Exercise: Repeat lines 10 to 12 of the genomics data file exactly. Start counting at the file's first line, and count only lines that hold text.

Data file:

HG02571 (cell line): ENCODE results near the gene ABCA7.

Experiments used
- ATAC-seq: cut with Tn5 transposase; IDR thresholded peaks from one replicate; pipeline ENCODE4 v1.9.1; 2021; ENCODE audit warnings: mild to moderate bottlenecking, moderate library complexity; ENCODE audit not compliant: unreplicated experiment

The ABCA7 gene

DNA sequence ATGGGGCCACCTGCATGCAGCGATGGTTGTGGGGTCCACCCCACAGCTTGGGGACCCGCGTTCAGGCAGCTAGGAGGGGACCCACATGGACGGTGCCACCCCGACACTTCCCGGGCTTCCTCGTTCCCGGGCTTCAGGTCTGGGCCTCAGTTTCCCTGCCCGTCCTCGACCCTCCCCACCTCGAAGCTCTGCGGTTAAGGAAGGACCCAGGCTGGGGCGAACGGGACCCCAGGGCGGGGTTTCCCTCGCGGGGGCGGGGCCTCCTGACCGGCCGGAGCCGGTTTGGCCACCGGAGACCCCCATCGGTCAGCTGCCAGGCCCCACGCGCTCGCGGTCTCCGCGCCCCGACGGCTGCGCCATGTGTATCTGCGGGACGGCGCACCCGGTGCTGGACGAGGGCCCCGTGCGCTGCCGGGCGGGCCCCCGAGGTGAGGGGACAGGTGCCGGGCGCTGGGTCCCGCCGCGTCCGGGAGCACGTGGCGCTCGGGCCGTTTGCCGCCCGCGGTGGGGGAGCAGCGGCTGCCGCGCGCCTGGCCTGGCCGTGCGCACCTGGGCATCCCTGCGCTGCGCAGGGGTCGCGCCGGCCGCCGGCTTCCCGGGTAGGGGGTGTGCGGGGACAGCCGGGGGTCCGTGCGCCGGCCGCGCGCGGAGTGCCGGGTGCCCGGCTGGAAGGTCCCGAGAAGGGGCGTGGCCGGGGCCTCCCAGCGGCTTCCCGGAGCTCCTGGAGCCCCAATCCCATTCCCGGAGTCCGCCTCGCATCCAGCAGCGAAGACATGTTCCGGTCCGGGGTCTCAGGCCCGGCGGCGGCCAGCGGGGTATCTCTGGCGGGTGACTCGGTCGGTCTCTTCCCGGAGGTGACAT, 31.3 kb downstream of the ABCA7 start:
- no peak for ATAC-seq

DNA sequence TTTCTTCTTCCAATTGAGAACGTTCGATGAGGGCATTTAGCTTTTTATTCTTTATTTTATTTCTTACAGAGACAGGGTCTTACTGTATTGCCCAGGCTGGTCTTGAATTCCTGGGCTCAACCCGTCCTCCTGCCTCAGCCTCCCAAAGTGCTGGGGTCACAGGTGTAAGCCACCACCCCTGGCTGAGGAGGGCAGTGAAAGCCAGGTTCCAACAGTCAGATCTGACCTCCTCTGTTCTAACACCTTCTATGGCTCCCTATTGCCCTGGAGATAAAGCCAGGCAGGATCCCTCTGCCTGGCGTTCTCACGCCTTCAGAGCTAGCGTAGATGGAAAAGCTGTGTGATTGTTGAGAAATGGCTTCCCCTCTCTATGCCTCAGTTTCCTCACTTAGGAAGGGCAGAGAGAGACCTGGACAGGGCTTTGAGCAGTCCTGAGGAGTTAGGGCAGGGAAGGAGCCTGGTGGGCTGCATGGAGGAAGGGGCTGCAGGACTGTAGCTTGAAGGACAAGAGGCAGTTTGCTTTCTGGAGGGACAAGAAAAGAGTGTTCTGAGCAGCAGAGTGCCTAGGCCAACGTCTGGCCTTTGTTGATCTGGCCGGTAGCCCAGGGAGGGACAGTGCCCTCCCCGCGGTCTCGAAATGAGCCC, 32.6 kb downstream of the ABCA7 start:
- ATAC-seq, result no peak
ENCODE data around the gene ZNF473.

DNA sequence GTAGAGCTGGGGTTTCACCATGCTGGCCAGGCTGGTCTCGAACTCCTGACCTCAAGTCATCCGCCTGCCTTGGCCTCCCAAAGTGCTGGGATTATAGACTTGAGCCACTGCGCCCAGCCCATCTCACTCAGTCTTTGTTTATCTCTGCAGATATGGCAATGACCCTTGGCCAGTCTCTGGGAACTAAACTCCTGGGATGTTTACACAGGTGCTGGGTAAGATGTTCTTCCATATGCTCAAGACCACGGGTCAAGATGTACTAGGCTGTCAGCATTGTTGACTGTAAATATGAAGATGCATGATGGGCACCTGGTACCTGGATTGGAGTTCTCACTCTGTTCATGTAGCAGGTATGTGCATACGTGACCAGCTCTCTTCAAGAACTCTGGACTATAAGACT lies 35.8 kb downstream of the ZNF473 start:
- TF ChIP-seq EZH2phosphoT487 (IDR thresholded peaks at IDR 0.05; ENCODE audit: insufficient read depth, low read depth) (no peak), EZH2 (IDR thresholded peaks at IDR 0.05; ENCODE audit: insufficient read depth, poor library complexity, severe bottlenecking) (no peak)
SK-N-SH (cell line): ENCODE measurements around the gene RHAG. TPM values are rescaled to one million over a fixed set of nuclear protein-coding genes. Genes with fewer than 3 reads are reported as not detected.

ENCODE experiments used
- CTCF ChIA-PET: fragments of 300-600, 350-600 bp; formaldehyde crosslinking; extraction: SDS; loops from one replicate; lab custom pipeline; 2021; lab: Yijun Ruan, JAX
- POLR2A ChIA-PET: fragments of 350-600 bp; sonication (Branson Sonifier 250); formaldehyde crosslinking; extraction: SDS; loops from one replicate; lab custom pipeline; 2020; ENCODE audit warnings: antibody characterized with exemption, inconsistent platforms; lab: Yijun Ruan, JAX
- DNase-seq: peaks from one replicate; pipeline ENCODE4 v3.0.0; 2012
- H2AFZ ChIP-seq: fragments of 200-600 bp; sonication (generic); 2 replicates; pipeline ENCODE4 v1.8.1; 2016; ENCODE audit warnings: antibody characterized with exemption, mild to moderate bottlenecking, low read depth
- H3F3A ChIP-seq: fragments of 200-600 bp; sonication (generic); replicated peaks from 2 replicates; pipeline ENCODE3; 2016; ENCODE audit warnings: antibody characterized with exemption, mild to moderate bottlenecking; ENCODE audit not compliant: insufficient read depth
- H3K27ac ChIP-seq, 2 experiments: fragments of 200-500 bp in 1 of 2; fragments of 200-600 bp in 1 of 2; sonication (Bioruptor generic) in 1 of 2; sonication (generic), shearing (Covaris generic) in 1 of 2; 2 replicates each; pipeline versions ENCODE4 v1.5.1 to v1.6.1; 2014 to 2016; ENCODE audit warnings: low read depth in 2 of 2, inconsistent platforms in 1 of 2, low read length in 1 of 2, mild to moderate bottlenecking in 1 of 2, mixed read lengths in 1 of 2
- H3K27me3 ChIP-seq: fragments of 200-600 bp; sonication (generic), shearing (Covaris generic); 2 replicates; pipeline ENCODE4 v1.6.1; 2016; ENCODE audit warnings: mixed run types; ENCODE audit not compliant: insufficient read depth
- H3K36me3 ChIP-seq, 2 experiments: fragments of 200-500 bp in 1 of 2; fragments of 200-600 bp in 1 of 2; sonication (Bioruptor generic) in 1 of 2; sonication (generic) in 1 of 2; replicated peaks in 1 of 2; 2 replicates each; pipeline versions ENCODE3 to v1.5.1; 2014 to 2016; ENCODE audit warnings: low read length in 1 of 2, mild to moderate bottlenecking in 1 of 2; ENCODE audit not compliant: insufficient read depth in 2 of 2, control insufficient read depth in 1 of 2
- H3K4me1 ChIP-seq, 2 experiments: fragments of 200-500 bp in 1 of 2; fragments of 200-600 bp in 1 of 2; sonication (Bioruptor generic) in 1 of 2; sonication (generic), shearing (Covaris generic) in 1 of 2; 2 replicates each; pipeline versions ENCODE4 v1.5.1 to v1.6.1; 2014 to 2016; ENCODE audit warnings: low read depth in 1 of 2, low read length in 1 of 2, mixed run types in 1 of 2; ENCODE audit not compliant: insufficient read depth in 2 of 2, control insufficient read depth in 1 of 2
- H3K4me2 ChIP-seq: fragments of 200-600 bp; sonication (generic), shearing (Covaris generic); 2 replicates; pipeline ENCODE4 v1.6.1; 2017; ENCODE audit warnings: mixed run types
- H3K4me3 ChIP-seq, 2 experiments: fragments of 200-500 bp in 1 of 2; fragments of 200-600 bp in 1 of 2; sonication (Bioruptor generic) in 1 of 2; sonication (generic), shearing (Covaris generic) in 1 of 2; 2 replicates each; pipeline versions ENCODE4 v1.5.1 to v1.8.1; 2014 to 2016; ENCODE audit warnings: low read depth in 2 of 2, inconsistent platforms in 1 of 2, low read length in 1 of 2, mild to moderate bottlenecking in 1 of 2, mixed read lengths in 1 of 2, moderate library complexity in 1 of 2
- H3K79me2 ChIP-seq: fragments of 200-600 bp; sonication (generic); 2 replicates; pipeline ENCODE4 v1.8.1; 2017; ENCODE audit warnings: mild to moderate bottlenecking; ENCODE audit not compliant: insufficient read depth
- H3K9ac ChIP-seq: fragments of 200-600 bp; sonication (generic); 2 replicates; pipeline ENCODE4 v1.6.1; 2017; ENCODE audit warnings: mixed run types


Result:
DNA sequence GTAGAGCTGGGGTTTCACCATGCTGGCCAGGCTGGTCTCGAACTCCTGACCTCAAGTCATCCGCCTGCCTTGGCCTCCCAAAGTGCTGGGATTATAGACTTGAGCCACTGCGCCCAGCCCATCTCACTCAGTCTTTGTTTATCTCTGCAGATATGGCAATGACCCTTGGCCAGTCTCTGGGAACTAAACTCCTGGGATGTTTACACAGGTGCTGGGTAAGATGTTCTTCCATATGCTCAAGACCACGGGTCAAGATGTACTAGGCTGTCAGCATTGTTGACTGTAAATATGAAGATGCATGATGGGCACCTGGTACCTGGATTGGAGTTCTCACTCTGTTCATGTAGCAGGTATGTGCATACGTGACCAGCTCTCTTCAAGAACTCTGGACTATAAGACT lies 35.8 kb downstream of the ZNF473 start:
- TF ChIP-seq EZH2phosphoT487 (IDR thresholded peaks at IDR 0.05; ENCODE audit: insufficient read depth, low read depth) (no peak), EZH2 (IDR thresholded peaks at IDR 0.05; ENCODE audit: insufficient read depth, poor library complexity, severe bottlenecking) (no peak)
SK-N-SH (cell line): ENCODE measurements around the gene RHAG. TPM values are rescaled to one million over a fixed set of nuclear protein-coding genes. Genes with fewer than 3 reads are reported as not detected.